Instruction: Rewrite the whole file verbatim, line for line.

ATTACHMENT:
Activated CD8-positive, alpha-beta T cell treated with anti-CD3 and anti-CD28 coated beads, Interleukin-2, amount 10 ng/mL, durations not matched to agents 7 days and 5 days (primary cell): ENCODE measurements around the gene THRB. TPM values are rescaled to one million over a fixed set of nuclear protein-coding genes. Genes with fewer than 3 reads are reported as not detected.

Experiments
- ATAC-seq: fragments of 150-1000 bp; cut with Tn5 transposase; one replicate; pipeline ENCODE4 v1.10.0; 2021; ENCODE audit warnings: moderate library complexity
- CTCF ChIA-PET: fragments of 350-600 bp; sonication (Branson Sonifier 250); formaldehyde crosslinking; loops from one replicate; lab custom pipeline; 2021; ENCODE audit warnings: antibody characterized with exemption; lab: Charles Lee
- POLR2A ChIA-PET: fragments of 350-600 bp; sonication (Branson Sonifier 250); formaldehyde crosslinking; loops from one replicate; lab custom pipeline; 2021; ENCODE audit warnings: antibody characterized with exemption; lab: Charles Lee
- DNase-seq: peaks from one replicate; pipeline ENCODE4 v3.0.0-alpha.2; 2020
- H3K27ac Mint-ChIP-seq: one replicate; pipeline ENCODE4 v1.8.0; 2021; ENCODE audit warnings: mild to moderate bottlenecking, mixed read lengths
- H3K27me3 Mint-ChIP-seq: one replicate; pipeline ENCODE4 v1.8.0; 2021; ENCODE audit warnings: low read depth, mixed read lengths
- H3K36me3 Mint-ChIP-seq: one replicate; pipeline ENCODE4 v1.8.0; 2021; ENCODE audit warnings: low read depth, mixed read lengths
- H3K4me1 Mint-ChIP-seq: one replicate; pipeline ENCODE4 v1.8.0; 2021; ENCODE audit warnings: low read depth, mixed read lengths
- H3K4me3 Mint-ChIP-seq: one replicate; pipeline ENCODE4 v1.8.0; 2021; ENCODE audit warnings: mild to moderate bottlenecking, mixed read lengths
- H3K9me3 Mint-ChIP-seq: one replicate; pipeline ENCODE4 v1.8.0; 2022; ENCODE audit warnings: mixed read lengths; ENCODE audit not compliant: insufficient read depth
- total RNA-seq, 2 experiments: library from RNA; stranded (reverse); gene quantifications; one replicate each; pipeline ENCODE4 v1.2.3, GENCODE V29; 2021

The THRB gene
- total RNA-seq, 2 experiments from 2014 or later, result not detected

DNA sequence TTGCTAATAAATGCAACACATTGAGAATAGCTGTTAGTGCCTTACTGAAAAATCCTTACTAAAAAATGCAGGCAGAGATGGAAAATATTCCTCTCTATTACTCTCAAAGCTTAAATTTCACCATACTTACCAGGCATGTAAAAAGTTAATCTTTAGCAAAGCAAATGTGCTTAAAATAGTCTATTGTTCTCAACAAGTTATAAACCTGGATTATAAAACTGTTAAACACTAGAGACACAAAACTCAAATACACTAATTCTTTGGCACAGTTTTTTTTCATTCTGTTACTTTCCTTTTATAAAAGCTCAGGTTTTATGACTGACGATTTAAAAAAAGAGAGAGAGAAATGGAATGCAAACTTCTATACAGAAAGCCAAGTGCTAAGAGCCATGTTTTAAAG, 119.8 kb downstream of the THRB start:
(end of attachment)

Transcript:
Activated CD8-positive, alpha-beta T cell treated with anti-CD3 and anti-CD28 coated beads, Interleukin-2, amount 10 ng/mL, durations not matched to agents 7 days and 5 days (primary cell): ENCODE measurements around the gene THRB. TPM values are rescaled to one million over a fixed set of nuclear protein-coding genes. Genes with fewer than 3 reads are reported as not detected.

Experiments
- ATAC-seq: fragments of 150-1000 bp; cut with Tn5 transposase; one replicate; pipeline ENCODE4 v1.10.0; 2021; ENCODE audit warnings: moderate library complexity
- CTCF ChIA-PET: fragments of 350-600 bp; sonication (Branson Sonifier 250); formaldehyde crosslinking; loops from one replicate; lab custom pipeline; 2021; ENCODE audit warnings: antibody characterized with exemption; lab: Charles Lee
- POLR2A ChIA-PET: fragments of 350-600 bp; sonication (Branson Sonifier 250); formaldehyde crosslinking; loops from one replicate; lab custom pipeline; 2021; ENCODE audit warnings: antibody characterized with exemption; lab: Charles Lee
- DNase-seq: peaks from one replicate; pipeline ENCODE4 v3.0.0-alpha.2; 2020
- H3K27ac Mint-ChIP-seq: one replicate; pipeline ENCODE4 v1.8.0; 2021; ENCODE audit warnings: mild to moderate bottlenecking, mixed read lengths
- H3K27me3 Mint-ChIP-seq: one replicate; pipeline ENCODE4 v1.8.0; 2021; ENCODE audit warnings: low read depth, mixed read lengths
- H3K36me3 Mint-ChIP-seq: one replicate; pipeline ENCODE4 v1.8.0; 2021; ENCODE audit warnings: low read depth, mixed read lengths
- H3K4me1 Mint-ChIP-seq: one replicate; pipeline ENCODE4 v1.8.0; 2021; ENCODE audit warnings: low read depth, mixed read lengths
- H3K4me3 Mint-ChIP-seq: one replicate; pipeline ENCODE4 v1.8.0; 2021; ENCODE audit warnings: mild to moderate bottlenecking, mixed read lengths
- H3K9me3 Mint-ChIP-seq: one replicate; pipeline ENCODE4 v1.8.0; 2022; ENCODE audit warnings: mixed read lengths; ENCODE audit not compliant: insufficient read depth
- total RNA-seq, 2 experiments: library from RNA; stranded (reverse); gene quantifications; one replicate each; pipeline ENCODE4 v1.2.3, GENCODE V29; 2021

The THRB gene
- total RNA-seq, 2 experiments from 2014 or later, result not detected

DNA sequence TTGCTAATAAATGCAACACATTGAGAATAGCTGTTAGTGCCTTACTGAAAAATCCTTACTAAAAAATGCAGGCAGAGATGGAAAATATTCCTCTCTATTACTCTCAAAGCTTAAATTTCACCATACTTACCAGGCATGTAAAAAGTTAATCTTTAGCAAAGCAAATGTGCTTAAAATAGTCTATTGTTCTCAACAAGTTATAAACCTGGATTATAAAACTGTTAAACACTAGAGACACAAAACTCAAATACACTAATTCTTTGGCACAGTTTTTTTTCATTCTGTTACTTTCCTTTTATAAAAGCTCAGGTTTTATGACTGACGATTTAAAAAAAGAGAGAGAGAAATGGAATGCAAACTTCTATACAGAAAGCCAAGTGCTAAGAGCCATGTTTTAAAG, 119.8 kb downstream of the THRB start: